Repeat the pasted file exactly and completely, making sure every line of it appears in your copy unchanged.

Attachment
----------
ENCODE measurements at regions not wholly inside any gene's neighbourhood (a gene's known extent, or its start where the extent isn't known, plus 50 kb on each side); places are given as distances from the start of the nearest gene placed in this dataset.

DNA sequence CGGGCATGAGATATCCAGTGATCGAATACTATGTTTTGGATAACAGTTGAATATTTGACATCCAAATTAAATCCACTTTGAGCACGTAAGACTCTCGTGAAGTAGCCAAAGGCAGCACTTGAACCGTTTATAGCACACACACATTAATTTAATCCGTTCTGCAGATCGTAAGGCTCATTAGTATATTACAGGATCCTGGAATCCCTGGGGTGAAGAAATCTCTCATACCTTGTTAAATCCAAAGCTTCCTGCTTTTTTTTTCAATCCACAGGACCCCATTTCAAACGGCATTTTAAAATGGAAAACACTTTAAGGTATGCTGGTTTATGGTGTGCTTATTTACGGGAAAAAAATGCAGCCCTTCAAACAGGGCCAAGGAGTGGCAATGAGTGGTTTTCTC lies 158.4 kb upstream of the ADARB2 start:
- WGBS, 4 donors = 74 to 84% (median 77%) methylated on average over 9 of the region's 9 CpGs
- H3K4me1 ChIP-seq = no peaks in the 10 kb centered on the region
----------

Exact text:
ENCODE measurements at regions not wholly inside any gene's neighbourhood (a gene's known extent, or its start where the extent isn't known, plus 50 kb on each side); places are given as distances from the start of the nearest gene placed in this dataset.

DNA sequence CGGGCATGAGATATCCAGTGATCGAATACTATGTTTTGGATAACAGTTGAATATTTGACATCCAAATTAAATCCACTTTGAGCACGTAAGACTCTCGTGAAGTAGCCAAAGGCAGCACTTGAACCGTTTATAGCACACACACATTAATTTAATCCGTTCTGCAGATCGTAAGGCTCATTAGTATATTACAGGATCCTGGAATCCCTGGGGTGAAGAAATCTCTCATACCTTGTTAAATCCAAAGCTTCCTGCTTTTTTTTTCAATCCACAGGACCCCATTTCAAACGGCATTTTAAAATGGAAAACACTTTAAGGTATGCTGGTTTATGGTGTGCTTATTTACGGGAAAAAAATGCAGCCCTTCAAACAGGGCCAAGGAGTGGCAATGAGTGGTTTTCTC lies 158.4 kb upstream of the ADARB2 start:
- WGBS, 4 donors = 74 to 84% (median 77%) methylated on average over 9 of the region's 9 CpGs
- H3K4me1 ChIP-seq = no peaks in the 10 kb centered on the region